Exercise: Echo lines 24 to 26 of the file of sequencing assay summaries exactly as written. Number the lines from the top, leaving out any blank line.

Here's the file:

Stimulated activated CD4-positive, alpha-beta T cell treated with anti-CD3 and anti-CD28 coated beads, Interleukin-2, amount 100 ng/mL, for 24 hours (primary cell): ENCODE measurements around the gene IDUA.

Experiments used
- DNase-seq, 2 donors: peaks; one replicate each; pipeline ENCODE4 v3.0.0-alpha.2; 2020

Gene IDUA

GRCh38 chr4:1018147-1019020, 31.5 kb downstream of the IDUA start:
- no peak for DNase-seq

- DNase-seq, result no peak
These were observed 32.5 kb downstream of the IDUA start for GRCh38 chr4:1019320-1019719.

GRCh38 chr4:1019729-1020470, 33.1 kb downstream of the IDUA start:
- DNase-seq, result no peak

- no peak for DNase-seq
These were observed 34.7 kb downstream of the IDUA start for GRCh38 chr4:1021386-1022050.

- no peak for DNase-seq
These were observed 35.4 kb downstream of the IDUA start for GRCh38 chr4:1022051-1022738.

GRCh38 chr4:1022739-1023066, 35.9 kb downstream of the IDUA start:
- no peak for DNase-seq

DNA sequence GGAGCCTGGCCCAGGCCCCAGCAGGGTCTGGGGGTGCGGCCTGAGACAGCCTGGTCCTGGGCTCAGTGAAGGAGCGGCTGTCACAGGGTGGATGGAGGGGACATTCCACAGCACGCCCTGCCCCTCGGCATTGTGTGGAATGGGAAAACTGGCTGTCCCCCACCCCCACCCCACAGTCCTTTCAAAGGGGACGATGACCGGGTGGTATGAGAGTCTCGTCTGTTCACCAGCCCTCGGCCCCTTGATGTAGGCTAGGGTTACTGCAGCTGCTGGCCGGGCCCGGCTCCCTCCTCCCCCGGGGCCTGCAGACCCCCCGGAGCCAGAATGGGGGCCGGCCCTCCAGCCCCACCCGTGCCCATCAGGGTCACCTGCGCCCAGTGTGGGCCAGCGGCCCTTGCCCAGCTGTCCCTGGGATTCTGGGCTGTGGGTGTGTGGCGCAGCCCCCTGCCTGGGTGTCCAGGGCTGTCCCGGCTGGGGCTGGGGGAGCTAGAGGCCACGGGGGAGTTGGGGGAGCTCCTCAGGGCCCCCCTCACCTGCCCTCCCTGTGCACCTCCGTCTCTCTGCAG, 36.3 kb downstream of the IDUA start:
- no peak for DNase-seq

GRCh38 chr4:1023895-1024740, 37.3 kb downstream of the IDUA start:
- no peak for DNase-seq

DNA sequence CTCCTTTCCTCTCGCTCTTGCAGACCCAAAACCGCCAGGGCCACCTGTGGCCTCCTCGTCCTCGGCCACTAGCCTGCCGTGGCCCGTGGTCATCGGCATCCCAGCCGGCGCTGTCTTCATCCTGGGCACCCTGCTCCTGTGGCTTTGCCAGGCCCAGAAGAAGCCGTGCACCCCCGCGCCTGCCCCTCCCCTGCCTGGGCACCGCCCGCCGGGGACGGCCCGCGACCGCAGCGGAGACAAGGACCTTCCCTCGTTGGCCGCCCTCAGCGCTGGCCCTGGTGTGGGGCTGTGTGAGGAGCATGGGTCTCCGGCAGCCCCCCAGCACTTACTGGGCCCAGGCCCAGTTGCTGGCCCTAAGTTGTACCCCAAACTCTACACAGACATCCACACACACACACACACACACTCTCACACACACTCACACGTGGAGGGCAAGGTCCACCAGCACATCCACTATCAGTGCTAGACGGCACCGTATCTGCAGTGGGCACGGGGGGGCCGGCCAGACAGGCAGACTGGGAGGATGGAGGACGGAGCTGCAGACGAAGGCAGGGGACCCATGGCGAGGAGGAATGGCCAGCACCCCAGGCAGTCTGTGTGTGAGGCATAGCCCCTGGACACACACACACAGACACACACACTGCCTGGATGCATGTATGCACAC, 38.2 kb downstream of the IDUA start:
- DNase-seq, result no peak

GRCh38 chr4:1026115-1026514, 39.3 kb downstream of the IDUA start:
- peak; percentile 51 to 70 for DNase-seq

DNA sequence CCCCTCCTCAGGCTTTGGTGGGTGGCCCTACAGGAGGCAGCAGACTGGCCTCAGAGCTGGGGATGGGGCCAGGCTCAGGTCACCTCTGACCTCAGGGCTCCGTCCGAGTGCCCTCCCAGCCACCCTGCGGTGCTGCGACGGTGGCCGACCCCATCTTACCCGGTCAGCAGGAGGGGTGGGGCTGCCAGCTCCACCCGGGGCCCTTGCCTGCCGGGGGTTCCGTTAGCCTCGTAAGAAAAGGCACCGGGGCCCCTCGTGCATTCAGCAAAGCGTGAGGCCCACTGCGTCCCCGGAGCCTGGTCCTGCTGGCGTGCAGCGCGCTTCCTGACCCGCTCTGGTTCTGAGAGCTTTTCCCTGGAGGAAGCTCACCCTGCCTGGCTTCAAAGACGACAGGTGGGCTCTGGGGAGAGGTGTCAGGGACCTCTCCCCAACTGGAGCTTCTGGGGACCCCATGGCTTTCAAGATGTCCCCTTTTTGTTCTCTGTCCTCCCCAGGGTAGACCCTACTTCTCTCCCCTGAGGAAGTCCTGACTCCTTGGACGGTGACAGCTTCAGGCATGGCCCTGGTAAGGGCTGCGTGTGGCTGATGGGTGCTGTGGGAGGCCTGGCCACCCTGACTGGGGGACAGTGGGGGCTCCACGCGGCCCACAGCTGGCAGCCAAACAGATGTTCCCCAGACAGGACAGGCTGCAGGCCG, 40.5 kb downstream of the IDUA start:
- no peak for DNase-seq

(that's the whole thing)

- peak; percentile 51 to 70 for DNase-seq

DNA sequence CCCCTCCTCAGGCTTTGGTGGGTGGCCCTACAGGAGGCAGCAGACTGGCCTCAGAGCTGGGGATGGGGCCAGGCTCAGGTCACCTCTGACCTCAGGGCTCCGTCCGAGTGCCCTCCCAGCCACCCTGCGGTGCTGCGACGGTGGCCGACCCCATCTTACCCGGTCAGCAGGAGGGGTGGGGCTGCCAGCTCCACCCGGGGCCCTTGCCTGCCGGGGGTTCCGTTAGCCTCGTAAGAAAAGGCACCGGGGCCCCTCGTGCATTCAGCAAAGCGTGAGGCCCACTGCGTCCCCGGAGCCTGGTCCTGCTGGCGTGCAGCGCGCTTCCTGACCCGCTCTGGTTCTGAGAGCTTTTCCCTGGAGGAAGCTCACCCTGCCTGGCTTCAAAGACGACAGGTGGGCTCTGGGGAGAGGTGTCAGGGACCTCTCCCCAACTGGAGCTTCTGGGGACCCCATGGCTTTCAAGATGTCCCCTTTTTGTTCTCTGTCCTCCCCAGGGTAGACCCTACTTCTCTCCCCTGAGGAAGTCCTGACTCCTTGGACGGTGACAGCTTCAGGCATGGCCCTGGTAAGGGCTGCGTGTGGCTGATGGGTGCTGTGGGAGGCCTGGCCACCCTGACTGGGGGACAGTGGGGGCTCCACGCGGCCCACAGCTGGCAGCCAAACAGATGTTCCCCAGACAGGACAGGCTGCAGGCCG, 40.5 kb downstream of the IDUA start:
- no peak for DNase-seq